This morning you celebrated the Eucharist and Cardinal Tarcisio Bertone must certainly have explained to you the word of God which the liturgy offers for our meditation on this 16th Sunday of Ordinary Time. Just as the Lord asks the disciples to stay apart to listen to him in private, so I too would like to speak with you, recalling that it was precisely by listening to and welcoming the Gospel that your municipal community whose name recalls Canavese’s 2,000-year-old links with Rome came to life. As your Bishop said, very early on your region was bathed in the blood of martyrs, including St Solutor I must confess that until now I had never heard his name, but I am always grateful to become acquainted with new intercessor Saints after whom, together with St Peter the Apostle, your church is named. Your impressive parish church is an eloquent testimony of a long history of faith. It dominates a large part of the area of Canavese, whose people are well known for their predilection for hard work. Currently, however, I know that here too, in the district of Ivrea, many families are experiencing financial difficulty because of unemployment. I have spoken of this problem on various occasions, as your Bishop also mentioned, and I have now addressed it more deeply in the Encyclical Caritas in veritate. I hope that this will mobilize positive efforts to renew the world!

Dear friends, do not be downhearted! Providence always helps those who do good and who strive for justice. Providence helps all who think not only of themselves but also of those in worse situations. And you know this well, because lack of work also obliged your grandparents to emigrate. Then, however, financial development led to well-being and others immigrated here, from Italy and from abroad. The basic values of the family and respect for human life, sensitivity to social justice, the capacity to confront fatigue and sacrifice, the strong bond with Christian faith through parish life and especially participation in Holy Mass have been your real strength down the centuries. It will be these same values that enable today’s generations to build their future with hope, giving life to a truly supportive and fraternal society, in which all the various contexts, the institutions and the economy are imbued with a Gospel spirit. I address the youth in particular, whose educational prospective we must take into account. Dear young people, here, as everywhere, it is necessary to ask yourselves what type of culture is being presented to you, what examples and models are recommended to you, and to evaluate them to see whether they encourage you to follow the paths of the Gospel and of authentic freedom. Youth is resourceful but must be helped to overcome the temptations of easy and deceptive ways in order to find the road to a true and full life.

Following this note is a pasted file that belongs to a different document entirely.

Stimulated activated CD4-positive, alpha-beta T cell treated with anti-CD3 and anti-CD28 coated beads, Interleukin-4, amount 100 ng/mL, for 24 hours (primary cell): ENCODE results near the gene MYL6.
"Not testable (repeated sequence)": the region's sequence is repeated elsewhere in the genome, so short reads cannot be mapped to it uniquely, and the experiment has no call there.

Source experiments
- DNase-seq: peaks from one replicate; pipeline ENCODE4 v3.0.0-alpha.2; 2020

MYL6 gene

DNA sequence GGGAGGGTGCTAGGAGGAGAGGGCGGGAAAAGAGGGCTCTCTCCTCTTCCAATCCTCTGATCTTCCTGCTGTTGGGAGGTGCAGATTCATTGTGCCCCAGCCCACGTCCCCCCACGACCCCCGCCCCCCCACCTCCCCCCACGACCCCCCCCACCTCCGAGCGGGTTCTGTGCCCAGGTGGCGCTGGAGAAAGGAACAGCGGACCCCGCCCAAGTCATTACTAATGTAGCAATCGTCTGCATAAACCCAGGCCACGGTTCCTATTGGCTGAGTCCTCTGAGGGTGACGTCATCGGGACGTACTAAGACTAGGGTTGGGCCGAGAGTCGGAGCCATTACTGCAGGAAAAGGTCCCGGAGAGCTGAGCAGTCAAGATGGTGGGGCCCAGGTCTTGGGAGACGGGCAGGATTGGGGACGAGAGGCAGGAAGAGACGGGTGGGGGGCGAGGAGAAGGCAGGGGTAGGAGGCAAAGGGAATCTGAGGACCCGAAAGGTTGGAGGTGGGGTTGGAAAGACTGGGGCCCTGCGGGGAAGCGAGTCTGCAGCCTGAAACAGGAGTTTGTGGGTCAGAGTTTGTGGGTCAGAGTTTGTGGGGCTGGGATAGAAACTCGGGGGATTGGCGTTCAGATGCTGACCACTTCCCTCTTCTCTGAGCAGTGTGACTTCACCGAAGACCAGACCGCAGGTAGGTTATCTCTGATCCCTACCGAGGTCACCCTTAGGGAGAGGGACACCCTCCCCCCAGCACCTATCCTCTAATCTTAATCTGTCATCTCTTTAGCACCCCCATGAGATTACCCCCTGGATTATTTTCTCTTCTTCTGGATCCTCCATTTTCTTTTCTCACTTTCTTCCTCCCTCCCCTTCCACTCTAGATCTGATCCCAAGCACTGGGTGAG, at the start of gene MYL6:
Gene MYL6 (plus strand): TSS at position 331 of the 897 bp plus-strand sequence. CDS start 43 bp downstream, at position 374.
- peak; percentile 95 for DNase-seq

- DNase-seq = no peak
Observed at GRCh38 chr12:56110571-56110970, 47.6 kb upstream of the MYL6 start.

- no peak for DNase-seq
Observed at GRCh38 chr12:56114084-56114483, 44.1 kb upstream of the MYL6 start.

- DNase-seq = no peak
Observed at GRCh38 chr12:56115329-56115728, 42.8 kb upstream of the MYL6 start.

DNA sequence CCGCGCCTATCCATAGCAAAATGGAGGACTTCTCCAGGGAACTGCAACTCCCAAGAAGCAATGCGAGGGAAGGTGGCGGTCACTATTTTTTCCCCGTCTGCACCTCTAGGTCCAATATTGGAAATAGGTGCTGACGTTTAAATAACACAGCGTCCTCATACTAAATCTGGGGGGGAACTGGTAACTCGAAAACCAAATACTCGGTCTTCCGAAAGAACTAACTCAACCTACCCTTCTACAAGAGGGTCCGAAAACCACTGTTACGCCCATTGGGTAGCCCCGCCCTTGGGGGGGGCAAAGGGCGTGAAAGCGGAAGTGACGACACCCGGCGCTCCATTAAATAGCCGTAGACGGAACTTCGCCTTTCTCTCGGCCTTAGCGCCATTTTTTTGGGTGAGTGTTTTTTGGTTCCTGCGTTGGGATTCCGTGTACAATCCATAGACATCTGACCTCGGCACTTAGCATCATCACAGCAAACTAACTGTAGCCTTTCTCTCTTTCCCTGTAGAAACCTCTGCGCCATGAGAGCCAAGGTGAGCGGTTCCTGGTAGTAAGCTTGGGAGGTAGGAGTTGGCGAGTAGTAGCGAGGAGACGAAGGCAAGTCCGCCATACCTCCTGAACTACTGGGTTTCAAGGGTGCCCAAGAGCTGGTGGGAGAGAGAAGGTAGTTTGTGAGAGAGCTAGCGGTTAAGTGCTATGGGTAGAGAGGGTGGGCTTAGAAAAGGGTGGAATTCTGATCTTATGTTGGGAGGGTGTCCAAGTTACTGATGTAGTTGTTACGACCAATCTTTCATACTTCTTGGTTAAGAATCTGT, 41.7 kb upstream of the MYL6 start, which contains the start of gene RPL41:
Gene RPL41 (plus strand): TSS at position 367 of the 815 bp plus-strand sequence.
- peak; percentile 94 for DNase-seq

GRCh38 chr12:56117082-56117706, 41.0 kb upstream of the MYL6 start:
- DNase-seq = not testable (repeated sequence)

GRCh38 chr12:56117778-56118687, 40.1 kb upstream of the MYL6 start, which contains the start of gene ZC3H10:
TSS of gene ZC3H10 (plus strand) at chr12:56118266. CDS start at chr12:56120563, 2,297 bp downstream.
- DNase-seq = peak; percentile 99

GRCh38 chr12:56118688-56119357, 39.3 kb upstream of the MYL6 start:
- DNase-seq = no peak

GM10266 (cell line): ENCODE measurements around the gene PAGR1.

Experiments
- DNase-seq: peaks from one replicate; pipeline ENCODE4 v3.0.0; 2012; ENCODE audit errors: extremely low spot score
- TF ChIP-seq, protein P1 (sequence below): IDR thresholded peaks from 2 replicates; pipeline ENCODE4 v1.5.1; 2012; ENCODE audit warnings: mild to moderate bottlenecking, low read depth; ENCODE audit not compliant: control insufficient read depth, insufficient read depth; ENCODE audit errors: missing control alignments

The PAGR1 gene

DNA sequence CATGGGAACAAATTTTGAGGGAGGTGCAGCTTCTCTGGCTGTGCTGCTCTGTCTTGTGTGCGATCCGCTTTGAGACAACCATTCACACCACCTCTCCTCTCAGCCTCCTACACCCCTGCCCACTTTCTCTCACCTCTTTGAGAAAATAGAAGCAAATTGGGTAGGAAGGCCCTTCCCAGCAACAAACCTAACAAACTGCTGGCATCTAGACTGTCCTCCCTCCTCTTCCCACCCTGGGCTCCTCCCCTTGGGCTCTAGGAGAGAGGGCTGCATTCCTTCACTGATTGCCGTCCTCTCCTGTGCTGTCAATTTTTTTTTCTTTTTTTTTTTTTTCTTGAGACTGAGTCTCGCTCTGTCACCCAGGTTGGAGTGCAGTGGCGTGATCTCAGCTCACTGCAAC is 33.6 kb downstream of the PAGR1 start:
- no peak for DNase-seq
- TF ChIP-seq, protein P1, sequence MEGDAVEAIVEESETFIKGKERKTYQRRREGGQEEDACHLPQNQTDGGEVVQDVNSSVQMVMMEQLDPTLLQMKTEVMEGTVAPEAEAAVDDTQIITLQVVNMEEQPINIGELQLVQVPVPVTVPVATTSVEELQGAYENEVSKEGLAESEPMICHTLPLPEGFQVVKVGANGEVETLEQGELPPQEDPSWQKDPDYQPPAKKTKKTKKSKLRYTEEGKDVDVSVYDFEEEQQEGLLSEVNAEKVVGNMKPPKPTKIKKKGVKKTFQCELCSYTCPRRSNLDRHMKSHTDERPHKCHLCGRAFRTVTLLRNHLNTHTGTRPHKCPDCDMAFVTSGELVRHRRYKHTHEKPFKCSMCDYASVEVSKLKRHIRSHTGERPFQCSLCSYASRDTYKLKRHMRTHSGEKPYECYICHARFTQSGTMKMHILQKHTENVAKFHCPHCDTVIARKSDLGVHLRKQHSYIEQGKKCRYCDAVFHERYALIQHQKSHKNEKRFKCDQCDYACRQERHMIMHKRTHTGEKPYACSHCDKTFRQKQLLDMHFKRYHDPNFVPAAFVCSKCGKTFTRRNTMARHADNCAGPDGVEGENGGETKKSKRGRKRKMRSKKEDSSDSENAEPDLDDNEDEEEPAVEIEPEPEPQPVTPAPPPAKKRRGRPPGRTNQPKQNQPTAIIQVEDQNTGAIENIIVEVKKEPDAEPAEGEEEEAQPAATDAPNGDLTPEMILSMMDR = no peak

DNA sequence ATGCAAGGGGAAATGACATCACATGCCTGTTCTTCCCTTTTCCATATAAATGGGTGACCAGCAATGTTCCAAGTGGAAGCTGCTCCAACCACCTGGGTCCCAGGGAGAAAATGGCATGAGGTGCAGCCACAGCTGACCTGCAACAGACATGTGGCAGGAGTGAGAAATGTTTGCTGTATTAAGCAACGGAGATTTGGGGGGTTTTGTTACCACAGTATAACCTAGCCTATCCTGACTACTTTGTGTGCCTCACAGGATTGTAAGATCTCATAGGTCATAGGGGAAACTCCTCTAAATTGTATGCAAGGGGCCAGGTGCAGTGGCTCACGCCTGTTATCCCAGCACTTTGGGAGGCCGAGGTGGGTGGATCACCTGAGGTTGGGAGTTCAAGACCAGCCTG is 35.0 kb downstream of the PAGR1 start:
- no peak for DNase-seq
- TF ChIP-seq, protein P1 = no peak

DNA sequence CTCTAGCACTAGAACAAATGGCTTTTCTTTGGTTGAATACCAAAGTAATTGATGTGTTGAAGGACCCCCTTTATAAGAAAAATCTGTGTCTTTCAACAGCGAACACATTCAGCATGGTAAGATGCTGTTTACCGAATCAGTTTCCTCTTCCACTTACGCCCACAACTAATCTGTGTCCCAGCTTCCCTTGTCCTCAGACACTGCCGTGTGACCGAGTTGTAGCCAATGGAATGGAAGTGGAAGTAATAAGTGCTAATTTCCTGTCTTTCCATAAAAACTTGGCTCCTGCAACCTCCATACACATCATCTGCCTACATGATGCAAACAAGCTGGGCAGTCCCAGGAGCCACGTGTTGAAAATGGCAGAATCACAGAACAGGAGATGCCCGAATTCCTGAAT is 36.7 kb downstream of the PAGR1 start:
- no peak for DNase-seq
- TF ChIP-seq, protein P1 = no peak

Dear brothers and sisters, in this land of yours, rich in Christian traditions and human values, numerous male and female vocations have flourished, particularly for the Salesian Family: like that of Cardinal Bertone, who was born precisely here in your parish. He was baptized in this church and grew up in a family in which he assimilated a genuine faith. Your diocese is deeply indebted to the sons and daughters of Don Bosco for their widespread and fertile presence throughout the region since the years when the Holy Founder was still alive. May this be a further encouragement to your diocesan community to work increasingly in the field of education and vocational guidance. For this let us invoke the protection of Mary, the Virgin of the Assumption, Patroness of the Diocese, Help of Christians, and our beloved Mother. She is venerated in a special way in the numerous shrines dedicated to her that are found in the mountains of the Gran Paradiso and the Plain of Lombardy. May her motherly presence indicate to you all the path of hope and lead you along it, like the star that guided the Holy Magi. May Our Lady of the Star watch over all of you from the hills that dominate Ivrea, Monte Stella [Star Mountain], dedicated to her and to the Three Kings. Let us now entrust ourselves to Our Lady, with filial confidence, invoking her with the prayer of the Angelus.


BENEDICT XVI

ANGELUS

Courtyard of the Papal Residence, Castel Gandolfo, Sunday, 18 July 2010

Dear Brothers and Sisters,

We are now in the heart of summer, at least in the northern hemisphere. This is the period in which schools are closed and the greater part of the holidays are concentrated. Even the pastoral activities in parishes are reduced and I myself have suspended the Audiences for a while. It is therefore a favourable time to give priority to what is effectively most important in life, that is to say, listening to the word of the Lord. We are also reminded of this by this Sunday’s Gospel passage with the well known episode of Jesus’ visit to the house of Martha and Mary, recounted by St Luke (10: 38-42).